Analysis and Commentary

Towards 3% R&D – a Future Made in Australia needs innovation boost

Analysis and Commentary

By Peter Roberts

@AuManufacturing’s editorial series – Towards 3% R&D – turbocharging our national innovation effort which is now seeking your input – has been made more relevant with the announcement by Prime Minister Anthony Albanese of a Future Made in Australia Act.

Australia’s manufacturing future lies in technology and skills based products, as well as in adding value to our resources onshore before export.

Both rely heavily on innovation, innovation policy and innovation skills – factors which are wanting and which @AuManufacturing wants to address through its new editorial series which begins shortly and will culminate in a published e-book.

Yet Australia’s innovation effort as measured by R&D spending is faltering, falling steadily for more than a decade.

@AuManufacturing will begin publishing contributions for our series – Towards 3% R&D – turbocharging our national innovation effort – shortly and we urge you to contribute. Call Peter Roberts, 0419 140679 or write to [email protected].

As argued by industry policy specialise Dr John Howard in our editorial series launch (here), both government and business R&D is falling, and worryingly so.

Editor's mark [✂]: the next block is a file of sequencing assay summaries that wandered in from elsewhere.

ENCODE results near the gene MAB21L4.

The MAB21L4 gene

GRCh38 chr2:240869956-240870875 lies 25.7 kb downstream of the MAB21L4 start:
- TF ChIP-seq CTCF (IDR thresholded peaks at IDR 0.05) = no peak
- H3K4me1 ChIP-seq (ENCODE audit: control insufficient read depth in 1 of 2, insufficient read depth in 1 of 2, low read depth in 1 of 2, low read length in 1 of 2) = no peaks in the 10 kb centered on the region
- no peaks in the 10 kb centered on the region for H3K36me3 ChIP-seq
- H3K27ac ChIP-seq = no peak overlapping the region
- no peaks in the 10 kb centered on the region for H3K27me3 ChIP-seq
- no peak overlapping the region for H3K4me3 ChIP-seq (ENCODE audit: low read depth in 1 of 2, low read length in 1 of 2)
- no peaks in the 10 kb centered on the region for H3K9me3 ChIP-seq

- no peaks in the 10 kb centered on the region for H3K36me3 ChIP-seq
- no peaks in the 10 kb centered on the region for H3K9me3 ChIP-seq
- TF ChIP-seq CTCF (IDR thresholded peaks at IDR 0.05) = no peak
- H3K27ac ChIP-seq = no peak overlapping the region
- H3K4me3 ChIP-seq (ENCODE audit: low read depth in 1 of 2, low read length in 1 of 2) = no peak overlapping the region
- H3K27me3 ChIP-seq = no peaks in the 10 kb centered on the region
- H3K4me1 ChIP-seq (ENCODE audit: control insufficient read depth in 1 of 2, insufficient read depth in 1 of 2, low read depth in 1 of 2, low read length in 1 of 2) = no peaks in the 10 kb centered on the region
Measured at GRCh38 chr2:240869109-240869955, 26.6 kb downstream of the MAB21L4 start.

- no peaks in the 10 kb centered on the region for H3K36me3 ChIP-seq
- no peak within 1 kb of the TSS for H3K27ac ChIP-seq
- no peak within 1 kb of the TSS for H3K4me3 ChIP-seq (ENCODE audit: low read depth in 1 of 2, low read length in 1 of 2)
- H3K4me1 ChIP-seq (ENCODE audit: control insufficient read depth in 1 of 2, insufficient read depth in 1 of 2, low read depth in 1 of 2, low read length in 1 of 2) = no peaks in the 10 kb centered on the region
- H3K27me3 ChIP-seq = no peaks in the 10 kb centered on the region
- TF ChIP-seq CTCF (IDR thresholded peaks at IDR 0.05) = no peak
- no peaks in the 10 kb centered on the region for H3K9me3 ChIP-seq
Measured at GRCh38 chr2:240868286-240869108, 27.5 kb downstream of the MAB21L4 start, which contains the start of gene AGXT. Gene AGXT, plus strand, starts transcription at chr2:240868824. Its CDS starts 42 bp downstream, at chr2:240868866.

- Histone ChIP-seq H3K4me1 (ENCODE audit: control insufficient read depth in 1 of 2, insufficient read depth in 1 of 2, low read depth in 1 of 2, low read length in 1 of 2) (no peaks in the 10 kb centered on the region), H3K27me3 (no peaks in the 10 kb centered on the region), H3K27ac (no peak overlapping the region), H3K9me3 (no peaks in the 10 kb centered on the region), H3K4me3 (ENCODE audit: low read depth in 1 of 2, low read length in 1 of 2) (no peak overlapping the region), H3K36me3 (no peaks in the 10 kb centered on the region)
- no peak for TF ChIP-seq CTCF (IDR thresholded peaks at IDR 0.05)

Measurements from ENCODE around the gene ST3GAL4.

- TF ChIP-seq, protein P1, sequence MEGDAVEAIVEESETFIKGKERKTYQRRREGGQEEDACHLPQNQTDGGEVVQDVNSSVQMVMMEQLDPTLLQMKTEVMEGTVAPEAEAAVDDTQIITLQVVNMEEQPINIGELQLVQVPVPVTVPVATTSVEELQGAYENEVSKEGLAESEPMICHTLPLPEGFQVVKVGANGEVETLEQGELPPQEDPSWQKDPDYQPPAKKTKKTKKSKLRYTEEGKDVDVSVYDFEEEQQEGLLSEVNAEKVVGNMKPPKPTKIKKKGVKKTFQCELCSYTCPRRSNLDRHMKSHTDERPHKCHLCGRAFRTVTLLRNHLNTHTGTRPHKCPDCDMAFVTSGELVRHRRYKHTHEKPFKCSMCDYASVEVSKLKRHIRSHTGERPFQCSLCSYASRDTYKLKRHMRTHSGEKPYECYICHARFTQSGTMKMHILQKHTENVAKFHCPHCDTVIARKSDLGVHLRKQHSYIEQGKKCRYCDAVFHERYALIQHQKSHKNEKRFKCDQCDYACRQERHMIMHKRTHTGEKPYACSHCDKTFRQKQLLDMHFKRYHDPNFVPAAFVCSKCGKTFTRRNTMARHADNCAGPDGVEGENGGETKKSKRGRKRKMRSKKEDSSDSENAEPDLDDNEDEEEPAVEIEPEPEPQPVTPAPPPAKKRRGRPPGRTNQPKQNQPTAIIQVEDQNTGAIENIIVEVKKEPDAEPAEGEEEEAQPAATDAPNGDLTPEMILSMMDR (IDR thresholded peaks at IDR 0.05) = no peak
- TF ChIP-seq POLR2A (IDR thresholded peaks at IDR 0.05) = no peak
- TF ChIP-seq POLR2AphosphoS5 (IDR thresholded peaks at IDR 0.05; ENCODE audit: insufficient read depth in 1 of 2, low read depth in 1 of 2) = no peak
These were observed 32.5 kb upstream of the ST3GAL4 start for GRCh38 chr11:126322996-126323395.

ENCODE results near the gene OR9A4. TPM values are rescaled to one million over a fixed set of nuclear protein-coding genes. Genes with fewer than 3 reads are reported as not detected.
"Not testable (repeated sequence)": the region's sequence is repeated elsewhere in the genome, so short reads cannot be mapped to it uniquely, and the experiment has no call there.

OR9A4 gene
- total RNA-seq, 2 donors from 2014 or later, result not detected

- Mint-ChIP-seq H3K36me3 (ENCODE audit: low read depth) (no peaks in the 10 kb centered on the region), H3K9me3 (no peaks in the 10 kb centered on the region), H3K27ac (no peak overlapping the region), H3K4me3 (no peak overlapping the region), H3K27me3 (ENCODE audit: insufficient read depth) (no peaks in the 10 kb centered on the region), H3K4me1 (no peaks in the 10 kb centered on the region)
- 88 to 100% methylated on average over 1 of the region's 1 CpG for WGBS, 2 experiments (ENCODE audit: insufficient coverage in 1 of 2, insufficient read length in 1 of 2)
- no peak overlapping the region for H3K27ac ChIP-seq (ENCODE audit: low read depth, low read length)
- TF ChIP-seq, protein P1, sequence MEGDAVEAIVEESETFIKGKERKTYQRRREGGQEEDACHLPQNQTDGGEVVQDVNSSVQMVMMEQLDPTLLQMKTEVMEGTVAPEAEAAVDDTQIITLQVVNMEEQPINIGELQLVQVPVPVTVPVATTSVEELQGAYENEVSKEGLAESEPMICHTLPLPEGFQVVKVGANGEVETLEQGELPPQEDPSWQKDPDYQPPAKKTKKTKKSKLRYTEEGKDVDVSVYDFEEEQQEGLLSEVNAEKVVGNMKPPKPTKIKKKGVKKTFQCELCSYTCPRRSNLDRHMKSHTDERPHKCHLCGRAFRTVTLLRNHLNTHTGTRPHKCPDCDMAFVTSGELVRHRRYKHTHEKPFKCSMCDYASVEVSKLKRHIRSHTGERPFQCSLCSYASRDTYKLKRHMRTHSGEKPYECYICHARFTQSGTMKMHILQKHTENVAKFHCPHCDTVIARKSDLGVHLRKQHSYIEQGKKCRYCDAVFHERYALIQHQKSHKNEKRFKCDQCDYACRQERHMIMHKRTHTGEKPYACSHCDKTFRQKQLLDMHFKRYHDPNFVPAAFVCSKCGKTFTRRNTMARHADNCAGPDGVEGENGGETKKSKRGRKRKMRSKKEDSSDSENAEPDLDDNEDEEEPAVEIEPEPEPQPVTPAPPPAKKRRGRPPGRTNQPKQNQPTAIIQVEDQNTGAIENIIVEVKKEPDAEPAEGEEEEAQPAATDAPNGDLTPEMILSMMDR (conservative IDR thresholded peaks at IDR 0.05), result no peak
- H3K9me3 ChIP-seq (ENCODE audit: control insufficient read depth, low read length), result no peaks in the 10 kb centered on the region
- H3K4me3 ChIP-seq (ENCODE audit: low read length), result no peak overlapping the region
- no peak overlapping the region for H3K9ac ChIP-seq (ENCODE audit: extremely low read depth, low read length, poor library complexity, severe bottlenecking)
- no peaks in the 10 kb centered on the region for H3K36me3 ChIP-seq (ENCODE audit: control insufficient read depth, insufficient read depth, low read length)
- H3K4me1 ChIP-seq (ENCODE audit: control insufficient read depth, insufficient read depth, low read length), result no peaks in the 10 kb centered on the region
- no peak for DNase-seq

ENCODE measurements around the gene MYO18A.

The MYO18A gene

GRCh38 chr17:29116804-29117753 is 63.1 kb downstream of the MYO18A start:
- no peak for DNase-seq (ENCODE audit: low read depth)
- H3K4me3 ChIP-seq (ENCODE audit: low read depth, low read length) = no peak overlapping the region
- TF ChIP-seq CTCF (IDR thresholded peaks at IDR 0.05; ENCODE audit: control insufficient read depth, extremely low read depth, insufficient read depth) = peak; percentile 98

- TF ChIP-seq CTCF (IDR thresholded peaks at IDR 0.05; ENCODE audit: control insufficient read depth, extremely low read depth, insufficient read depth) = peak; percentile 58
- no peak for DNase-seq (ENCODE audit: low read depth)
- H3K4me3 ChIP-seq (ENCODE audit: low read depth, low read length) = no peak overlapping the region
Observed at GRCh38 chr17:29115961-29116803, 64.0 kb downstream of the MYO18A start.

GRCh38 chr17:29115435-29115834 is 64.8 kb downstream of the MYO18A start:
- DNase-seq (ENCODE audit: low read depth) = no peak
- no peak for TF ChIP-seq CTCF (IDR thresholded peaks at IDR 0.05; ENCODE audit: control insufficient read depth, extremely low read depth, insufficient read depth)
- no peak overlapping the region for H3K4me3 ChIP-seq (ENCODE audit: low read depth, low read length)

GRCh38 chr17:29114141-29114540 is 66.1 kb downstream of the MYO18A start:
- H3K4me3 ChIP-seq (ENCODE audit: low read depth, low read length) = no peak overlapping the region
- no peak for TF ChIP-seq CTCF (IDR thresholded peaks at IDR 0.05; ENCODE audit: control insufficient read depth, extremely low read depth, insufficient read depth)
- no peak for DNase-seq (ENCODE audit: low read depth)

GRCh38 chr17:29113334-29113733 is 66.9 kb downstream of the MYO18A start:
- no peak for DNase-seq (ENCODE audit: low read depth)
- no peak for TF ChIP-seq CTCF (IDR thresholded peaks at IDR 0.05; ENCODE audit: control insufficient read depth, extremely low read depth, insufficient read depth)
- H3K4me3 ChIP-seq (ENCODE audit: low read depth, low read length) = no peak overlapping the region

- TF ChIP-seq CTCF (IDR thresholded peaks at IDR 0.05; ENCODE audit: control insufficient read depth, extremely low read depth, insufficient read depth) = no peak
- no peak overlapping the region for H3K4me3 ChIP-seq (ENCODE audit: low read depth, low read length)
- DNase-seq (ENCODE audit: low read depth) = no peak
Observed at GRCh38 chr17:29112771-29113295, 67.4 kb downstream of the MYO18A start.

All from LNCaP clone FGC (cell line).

Dr Howard said: “Australian Government Investment in R&D now stands at 0.49% of GDP.

“Investment peaked at 0.73% of GDP in 1993-94, then trended down and up again to a new peak of 0.64% in 2012-13. It then trended down again to the current level—two-thirds of what it was 30 years ago.”

Similarly, from 1993-94, there had been a substantial increase in business R&D investment.

However, since 2012-13, the level of investment has been falling mainly due to changes in eligibility for the R&D Tax Incentives (RDTI) programme.

The result is laid bare in data from the Harvard Kennedy School which shows that Australia’s Economic Complexity Index (ECI) rating has plummeted to 93rd, down 12 positions in the past ten years.

The Harvard Index systematically ranks 133 countries and now places Australia between Uganda and Pakistan in the bottom third of monitored nations for economic complexity.

To those minority of whingers and naysayers who have responded negatively to a Future Made in Australia Act – this is an intolerable situation which is leading us towards national impoverishment and irrelevancy.

Just as companies must invest in their future by developing new products, processes and the skills of people, so too must nations to compete, especially in a world where leading nations are increasing the intensity of their R&D and innovation.

Australia cannot continue to underinvest – that’s why @AuManufacturing is crowd sourcing input from readers as to what has gone wrong, and right, and what can be done to boost national innovation effort.

This series is brought to you through the support of our principal sponsor, public accounting, tax, consulting and business advisory BDO, and R&D tax incentive consultancy Michael Johnson Associates.

Further reading:
Towards 3% R&D – the statistics tell us national innovation is faltering
Australia’s lack of economic complexity on display – again

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